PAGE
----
Cherry MX Silent Keyboard Review


Cherry, a German company known mainly for its high-end mechanical keyboard switches, also sells a line of keyboards. The Cherry MX Board Silent is the first to feature Cherry’s noise-optimized silent MX key switches for a mechanical keyboard feel minus the traditional click-clacking that might be disruptive in some office environments. For the high price though, the Cherry MX Silent Board is surprisingly lacking in both features and design.

The Cherry MX Silent comes in a rather large nondescript box adorned with the Cherry logo.

Open the box and you’ll find the massive, old-school looking Cherry MX Silent wrapped in a plastic bag. The only contents of the box are the keyboard and an already attached USB to PS/2 adaptor.

The first thing that struck me about the Cherry MX was its large size. In this time of mini and micro-accessories and peripherals, it’s surprising to see a company go the complete opposite route. I’d say it was a refreshing and unique approach to keyboard design, but after the frustration of having to make room on my desk for this 7.7 inch by 18.5-inch long behemoth, I’d be lying.

With so much empty real estate on the keyboard body, you’d think the addition of a few media keys or some LED controls would be standard practice. An extra USB port or two would be nice as well. But, for such a large, high priced keyboard, the Cherry MX has no functions or indicators beyond that of a standard PC keyboard. Except, of course, for the silent mechanical switches the manufacturer is known for.

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The main appeal of this keyboard is the feel, function and silence of the famed Cherry MX switches. Here, the Cherry MX Silent Board does not disappoint. There are two switch versions of the Cherry MX Silent that differ in the required release force of the switches. The MX Red Silent is rated at 45 centinewtons and the MX Black Silent is 60 centinewtons. The color denotations refer to the key switches themselves, not the keyboard color. I tested the MX Black Silent.

I wrote this entire review using the Cherry MX Silent. The keys have a great feel to them when typing. To me, they felt a tiny bit soft, but if you’re used to working on mechanical keyboards, you’ll feel right at home with the Cherry MX.

According to Cherry, “The MX Silent switches have a uniquely shaped rubber pad compared to conventional switches. The integrated 2-component stem reduces audible clicks at the bottom-out and top-out.”  I, for one, enjoy the sound of a mechanical keyboard, but I can see how it may be distracting for others in a co-working space. While not totally silent, the keys are significantly quieter than traditional mechanical key switches without sacrificing the mechanical keyboard feel.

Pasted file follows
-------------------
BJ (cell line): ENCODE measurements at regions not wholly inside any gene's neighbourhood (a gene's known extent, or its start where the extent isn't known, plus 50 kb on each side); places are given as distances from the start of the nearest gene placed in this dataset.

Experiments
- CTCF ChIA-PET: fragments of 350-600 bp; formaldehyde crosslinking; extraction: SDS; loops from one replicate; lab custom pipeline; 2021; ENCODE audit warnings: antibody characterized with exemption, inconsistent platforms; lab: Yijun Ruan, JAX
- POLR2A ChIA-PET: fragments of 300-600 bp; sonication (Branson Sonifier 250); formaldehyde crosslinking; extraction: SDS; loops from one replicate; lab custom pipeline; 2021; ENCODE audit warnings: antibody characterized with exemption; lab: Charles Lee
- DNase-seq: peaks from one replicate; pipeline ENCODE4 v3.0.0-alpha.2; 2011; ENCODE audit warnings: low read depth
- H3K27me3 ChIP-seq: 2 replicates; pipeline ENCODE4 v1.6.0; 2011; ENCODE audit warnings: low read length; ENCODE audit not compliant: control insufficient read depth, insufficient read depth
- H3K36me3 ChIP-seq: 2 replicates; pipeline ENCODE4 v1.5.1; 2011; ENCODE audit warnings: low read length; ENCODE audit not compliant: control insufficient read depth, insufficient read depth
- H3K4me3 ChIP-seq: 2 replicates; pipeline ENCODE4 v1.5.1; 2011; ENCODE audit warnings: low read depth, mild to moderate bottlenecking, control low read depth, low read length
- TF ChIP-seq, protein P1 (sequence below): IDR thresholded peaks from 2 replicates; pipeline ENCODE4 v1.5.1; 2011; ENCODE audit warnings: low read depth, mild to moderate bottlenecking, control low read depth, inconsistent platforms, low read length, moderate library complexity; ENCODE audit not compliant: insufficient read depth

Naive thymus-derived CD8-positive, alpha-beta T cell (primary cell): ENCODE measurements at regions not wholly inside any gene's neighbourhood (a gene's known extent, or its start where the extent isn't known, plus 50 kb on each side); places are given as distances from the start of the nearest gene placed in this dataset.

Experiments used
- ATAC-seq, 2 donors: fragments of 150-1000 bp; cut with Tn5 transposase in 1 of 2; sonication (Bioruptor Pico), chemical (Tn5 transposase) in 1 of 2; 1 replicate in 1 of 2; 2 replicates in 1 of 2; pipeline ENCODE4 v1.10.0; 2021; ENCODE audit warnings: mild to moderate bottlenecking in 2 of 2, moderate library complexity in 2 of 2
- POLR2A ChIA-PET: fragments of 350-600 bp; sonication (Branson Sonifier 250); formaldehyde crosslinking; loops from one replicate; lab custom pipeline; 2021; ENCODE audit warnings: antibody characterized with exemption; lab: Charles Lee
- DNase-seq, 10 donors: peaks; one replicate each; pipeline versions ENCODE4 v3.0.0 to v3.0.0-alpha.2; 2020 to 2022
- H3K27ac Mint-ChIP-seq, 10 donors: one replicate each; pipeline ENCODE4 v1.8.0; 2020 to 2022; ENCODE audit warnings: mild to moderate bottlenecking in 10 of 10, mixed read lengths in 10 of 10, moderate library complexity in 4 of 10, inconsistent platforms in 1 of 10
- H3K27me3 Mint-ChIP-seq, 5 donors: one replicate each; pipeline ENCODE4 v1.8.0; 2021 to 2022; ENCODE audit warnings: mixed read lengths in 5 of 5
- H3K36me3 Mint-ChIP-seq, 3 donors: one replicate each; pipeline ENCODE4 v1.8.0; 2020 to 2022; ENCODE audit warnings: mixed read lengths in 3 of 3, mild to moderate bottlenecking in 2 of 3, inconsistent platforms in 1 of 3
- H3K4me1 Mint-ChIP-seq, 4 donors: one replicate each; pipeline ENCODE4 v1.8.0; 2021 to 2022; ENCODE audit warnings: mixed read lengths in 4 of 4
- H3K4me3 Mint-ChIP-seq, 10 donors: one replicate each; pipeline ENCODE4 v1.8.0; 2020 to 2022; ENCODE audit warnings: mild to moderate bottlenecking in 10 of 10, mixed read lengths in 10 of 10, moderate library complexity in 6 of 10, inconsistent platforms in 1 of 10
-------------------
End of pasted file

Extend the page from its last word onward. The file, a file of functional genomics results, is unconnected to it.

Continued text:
The keys and keyboard body have a textured matte finish that is pleasant to the touch.

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On the back of the Cherry MX you’ll find two height adjusting legs that pop up and lock into place.

There is only one height level and you’ll have to push hard to get the legs to lock into the open position.

If you don’t lock the legs into place they will close if you push the keyboard forward at all while typing.

An included USB to PS/2 adapter is included for use on PCs that require PS/2.

The adaptor fits over the USB-A end of the keyboard cord.

Overall, I enjoyed using the Cherry MX Silent Board. The joy of typing on a mechanical keyboard without worrying about annoying my co-workers was great. But, the lack of media keys or LED functions found on any number of comparable mechanical keyboards was disappointing considering the high price point. The Cherry MX Silent Board is offered in black or white.

Specifications

  • Model tested: 
G80-3494LTCEU-2
  • Hardware Platforms: 
PC, MAC
  • Weight:
2.1 pounds
  • Dimensions: 
7.7 x 18.5 x 1.7 inches
  • Number of Keys: 104

Source: The sample for this review was provided by Cherry. Please visit their website or Amazon to order.

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Product Information

Price:$149.00
Manufacturer:Cherry
Retailer:Amazon
Requirements:
  • USB or PS/2 connection
Pros:
  • Solidly-built
  • Silent mechanical keys
  • Mac and PC compatible
Cons:
  • High priced
  • Lack of features
  • Too large
1 comment… add one
  • DStaal May 21, 2017, 7:49 pm

    Given that their main business is probably selling the switches, not the keyboards, a bare-standard keyboard to show off their top-quality switches is probably a good product niche for them – let others do the features, they’ll cover the basics.

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